• create human embryos other than by fertilisation of a human egg by a human sperm, and use such embryos;

    • create human embryos (by a process other than fertilisation of human egg by human sperm) containing genetic material provided by more than 2 persons, and use such embryos;

    • create human embryos using precursor cells from a human embryo or a human foetus, and use such embryos;

    • undertake research and training involving the fertilisation of a human egg, up to but not including the first mitotic division, outside the body of a woman for the purposes of research or training;

    • create hybrid embryos by the fertilisation of an animal egg by human sperm, and develop such embryos up to, but not including, the first mitotic division provided that the creation or use is for the purposes of testing sperm quality and will occur in an accredited ART centre.

  • unless a shorter time is specified, the uses of embryos that may be authorised by a licence may only be authorised for development up to 14 days (excluding any period during which development is suspended). In no circumstances can any embryo be developed, outside the body of a woman, beyond 14 days.

[2]. The provisions in the Bill come into force on 12 June 2007.

[7]. Inserts in Part 2A of the Act two new offences related to licensing. New sections 21CA and 21CB are offence provisions involving use of embryos without a licence issued by the NHMRC Licensing Committee.

[10]. Substitutes a new section 21H of the Act to enable certain activities to be undertaken provided a licence has been granted by the NHMRC Licensing Committee. The purpose of the new section 21H(1) is to set out all of the activities for which a person may request a licence from the NHMRC Licensing Committee. If the activity does not fall within this list, it is not able to be licensed by the NHMRC Licensing Committee (this means that it is either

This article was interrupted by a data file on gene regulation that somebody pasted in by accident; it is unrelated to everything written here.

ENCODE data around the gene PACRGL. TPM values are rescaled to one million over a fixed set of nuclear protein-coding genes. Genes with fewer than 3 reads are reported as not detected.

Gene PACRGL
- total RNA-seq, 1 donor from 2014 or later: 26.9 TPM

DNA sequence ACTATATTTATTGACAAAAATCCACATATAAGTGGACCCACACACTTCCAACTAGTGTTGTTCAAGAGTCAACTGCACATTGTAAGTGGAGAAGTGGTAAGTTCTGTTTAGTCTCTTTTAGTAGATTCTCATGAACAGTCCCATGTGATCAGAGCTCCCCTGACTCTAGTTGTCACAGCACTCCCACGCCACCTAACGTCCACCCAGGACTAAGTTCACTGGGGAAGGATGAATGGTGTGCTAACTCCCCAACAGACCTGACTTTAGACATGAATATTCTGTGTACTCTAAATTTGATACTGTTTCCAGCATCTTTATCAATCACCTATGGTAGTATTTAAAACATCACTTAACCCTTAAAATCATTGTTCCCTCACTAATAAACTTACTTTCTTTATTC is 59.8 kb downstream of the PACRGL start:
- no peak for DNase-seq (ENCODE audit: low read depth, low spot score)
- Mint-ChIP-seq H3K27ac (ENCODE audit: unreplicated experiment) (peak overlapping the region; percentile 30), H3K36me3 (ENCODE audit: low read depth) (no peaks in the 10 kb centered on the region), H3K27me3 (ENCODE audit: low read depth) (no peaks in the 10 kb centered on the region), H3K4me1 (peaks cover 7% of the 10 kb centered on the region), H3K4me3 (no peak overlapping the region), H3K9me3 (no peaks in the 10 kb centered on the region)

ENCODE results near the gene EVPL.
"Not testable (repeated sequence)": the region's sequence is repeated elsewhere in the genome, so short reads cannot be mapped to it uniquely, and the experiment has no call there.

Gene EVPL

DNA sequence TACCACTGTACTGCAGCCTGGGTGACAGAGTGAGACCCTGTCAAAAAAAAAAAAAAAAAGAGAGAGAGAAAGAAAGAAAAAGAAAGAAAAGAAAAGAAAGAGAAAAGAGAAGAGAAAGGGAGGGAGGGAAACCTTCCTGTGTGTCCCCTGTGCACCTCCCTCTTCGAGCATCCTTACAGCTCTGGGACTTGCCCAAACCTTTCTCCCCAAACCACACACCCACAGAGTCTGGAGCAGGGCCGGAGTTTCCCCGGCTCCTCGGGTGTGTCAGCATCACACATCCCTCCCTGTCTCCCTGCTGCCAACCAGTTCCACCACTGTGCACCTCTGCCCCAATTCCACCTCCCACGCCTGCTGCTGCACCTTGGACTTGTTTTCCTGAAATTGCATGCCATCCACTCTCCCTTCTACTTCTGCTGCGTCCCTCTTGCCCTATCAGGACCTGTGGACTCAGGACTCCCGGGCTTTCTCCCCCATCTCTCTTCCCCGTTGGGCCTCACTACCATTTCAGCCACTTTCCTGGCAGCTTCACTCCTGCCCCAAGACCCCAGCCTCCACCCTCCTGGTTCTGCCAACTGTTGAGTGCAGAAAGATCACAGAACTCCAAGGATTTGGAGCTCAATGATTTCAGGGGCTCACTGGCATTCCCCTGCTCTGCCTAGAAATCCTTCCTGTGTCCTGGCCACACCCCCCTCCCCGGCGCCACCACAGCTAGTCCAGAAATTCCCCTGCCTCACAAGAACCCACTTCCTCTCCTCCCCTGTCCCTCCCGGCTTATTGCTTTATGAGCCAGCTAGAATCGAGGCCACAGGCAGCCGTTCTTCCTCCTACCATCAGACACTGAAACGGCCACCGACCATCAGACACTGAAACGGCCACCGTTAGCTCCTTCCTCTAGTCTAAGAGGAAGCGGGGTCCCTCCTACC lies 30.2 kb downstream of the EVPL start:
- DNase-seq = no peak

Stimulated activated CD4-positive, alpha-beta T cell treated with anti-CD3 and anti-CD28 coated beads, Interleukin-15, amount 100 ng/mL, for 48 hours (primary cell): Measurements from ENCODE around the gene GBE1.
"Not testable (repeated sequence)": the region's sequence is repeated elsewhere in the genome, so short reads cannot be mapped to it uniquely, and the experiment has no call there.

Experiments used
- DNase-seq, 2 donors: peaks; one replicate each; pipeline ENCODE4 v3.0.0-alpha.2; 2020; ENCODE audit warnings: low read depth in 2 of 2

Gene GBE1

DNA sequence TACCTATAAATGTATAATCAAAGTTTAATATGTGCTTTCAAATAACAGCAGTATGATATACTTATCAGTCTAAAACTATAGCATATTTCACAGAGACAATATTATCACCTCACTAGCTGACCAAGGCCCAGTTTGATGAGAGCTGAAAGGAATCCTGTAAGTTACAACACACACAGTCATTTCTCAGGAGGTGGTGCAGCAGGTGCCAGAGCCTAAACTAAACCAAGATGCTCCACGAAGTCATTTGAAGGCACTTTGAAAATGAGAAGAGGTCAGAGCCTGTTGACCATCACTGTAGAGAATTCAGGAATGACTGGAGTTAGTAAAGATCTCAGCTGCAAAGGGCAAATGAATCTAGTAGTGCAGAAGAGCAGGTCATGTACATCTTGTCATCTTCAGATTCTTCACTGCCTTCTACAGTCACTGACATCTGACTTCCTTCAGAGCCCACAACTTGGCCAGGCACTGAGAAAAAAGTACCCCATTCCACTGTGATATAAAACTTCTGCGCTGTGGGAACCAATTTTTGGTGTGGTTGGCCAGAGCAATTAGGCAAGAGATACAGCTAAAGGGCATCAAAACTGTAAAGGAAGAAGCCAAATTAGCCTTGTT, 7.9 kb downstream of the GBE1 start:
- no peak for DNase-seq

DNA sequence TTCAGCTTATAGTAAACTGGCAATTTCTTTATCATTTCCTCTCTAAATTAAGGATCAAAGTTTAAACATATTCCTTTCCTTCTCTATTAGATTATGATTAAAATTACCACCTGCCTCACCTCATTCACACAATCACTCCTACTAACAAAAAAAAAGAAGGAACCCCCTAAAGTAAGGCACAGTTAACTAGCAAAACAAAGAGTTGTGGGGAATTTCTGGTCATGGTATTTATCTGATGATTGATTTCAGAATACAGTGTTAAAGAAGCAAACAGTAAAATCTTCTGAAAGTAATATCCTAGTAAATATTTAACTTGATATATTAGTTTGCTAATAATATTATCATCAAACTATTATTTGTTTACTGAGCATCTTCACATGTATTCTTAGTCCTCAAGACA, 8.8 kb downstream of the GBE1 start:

[26]. Repeals section 38E of the Act, which made it an offence to create a human embryo other than by fertilisation, or develop such an embryo. This will now be allowed under licence.

[38]. Provides for practices that are prohibited unless authorised by a licence.

[40]. Inserts transitional provisions to clarify that the amendments in the Bill in no way impact or invalidate any existing licences that may have been issued by the NHMRC Licensing Committee under section 21I.

Further, if a person applied for a licence under subsection 21H before these amendments take effect and the licence application has not been decided by the NHMRC Licensing Committee then the person is taken, on and from the commencement of the amendments made by the Bill, to have applied for the licence under section 21H, as amended by the Bill.

[41]. Provides for the automatic repeal of this amending Act one year after all of its provisions have come into operation.

The Committee provides this report to Parliament pursuant to terms of reference provided in section 30 of the ‘Charter’ and section 17(a)(viii) of the Parliamentary Committees Act 2003 concerning incompatibility with human rights

1. Section 9 of the Charter (right to life)

Keywords: Right to life – Person defined as a human being – Charter excludes laws concerning abortion and child destruction – Whether embryo or foetus a ‘human being’ (person) for the purposes of the Charter

The Committee notes that the most fundamental of all human rights is that ‘every person has the right to life and has the right not to be arbitrarily deprived of life’ and that this right is recognised in International law as absolute.

The Committee observes that all human rights in the Charter are subject to the reasonable limitations provision in section 7 of the Charter (reasonable limitations that may be demonstrably justified in a democratic society). The Committee observes that given this absolute right recognised in International law any limitation would have to be exceptional and manifestly demonstrable.

The Committee notes that section 6 of the Charter provides that all persons have the human rights set out in Part 2 of the Charter. ‘Person’ is defined by section 3 of the Charter as meaning a ‘human being’. The Charter provides no guidance or definition of ‘human being’.

The Committee observes that the right to life in section 9 of the Charter is qualified by section 48 of the Charter which excludes from the Charter’s ambit, laws in respect to ‘abortion’ and ‘child destruction’. However, section 9 is otherwise unqualified and provides no guidance whether ‘a human being’ includes an embryo or foetus. The Committee observes that the common law legal position in Victoria is that a human being is not a legal person until he or she is born. The Committee further observes that the Human Rights Act 2004 of the Australian Capital Territory qualifies the right to life as a right ‘applying to a person from the time of birth’.*